Soldiers in Ivory Coast killed three gunmen, part of a group that raided a village near the border with Liberia early on Saturday, senior army officials said.
The attack on the village of Petit Guiglo was the third raid in the past 10 days on a village in the top cocoa producer’s volatile west, a region fractured by ethnic divisions and long-standing conflicts over land ownership.
“This morning there was an attack in Petit Guiglo at around 4 o’clock. We were forced to launch a counter-attack,” said a senior Ivorian army officer, who asked not to be named.
“Three of the attackers were killed, and two of our soldiers were wounded,” he said, adding that clean-up operations in the areas were continuing.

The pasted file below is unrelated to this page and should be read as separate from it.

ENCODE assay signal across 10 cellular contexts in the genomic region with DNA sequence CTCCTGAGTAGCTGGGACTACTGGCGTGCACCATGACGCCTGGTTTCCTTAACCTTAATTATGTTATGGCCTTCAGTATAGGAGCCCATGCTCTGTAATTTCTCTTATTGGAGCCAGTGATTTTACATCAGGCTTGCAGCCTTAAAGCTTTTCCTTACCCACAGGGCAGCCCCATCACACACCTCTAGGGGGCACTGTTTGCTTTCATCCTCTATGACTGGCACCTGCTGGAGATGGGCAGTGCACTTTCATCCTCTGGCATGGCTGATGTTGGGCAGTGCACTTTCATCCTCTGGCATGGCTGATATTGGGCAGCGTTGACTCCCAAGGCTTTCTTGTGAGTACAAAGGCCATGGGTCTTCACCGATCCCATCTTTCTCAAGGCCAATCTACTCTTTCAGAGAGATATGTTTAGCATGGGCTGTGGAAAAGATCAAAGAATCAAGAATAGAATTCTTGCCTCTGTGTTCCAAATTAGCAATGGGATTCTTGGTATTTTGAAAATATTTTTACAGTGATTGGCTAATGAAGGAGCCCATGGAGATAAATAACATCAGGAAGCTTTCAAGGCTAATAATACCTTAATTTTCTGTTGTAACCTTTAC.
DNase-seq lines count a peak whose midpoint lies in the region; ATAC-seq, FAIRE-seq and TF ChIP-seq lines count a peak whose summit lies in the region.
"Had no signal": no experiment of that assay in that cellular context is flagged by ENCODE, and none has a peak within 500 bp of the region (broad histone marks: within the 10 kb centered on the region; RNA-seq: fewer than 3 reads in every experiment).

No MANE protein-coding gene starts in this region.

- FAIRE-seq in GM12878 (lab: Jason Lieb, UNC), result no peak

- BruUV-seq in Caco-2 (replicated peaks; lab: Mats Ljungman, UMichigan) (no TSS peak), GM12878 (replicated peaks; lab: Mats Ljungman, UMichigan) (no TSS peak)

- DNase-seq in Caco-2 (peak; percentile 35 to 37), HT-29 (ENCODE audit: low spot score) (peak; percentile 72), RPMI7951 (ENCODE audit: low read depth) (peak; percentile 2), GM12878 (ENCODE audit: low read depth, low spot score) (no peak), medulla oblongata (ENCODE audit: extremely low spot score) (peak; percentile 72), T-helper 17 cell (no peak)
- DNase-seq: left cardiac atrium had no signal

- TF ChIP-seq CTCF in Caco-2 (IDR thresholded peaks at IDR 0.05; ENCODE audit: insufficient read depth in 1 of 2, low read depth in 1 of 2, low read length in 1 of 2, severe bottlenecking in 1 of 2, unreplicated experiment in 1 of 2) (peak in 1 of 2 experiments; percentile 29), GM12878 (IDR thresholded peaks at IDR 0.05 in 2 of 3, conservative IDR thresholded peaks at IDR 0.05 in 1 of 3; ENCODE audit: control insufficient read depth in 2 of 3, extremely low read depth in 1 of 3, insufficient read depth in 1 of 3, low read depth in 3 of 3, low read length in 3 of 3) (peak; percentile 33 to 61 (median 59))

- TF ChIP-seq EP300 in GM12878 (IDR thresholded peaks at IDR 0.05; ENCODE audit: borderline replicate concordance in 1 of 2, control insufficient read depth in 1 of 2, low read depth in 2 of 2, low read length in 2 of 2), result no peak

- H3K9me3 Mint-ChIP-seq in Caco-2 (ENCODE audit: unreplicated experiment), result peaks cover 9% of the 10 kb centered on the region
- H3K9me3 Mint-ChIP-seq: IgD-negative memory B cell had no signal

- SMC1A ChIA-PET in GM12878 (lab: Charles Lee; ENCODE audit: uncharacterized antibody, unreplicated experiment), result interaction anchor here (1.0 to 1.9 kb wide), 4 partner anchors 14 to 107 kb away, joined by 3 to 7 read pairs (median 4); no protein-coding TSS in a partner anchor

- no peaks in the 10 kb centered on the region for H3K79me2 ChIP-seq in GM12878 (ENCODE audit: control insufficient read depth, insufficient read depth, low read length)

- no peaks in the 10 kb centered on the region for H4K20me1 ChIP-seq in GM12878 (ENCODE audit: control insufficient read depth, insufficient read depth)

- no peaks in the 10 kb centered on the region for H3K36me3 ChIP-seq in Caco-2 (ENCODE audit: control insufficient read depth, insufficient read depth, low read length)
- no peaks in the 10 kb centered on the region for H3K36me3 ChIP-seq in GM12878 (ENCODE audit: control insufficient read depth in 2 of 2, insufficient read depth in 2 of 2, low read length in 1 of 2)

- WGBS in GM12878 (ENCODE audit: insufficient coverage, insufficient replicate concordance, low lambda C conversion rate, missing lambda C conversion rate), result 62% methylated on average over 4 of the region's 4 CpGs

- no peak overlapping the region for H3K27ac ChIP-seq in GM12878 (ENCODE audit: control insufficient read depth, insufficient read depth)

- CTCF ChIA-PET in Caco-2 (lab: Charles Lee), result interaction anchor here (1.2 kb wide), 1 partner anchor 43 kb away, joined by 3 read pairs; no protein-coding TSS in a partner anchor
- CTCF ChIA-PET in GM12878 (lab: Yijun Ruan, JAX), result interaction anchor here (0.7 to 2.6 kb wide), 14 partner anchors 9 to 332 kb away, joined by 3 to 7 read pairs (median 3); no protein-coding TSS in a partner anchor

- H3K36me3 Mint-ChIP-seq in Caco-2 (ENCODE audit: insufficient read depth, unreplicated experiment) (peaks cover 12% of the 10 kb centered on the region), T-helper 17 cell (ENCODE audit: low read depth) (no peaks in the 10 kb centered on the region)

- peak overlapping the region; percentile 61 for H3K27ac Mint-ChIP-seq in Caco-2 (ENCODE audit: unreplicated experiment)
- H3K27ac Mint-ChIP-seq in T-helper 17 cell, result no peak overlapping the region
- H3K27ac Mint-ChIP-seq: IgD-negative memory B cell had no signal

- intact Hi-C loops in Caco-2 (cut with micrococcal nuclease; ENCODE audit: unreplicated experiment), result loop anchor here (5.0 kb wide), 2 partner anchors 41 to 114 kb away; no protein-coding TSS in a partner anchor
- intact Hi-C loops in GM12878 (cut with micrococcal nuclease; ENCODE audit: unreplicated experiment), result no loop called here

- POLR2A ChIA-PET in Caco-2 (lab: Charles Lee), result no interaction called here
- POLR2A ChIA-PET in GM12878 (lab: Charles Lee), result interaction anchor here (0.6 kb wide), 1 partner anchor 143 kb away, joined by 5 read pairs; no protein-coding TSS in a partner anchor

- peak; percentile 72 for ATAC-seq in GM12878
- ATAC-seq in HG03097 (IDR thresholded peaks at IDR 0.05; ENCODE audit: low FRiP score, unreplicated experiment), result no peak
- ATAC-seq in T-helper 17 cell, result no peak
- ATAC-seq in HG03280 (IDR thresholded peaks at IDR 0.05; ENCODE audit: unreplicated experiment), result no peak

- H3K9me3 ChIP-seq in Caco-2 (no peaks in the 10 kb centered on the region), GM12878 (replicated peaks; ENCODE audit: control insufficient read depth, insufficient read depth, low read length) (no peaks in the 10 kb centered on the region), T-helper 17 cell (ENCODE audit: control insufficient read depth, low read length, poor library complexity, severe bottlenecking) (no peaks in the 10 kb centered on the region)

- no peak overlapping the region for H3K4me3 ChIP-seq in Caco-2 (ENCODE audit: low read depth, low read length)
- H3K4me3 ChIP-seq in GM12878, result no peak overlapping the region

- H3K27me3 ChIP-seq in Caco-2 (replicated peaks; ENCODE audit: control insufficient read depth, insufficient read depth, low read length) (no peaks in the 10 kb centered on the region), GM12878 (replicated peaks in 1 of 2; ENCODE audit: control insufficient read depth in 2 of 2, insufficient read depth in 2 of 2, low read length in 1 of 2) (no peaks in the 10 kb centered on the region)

Ivory Coast is emerging from a decade of political crisis that ended with a brief civil war in 2011.
Sporadic armed violence has continued, blamed generally on President Alassane Ouattara’s exiled foes.
But an attack on a nearby village on March 13 in which seven people died was carried out by men dressed as “dozos”, a group of mystical hunters who fought on Ouattara’s behalf during the 2011 conflict, according to an army report of the incident.
The military officials said it remained unclear who was behind Saturday’s violence.
The western cocoa heartland saw some of the worst bloodshed during the 2011 conflict, which erupted after Laurent Gbagbo, then president, rejected Ouattara’s election victory in late 2010. Both sides carried out mass killings in the area.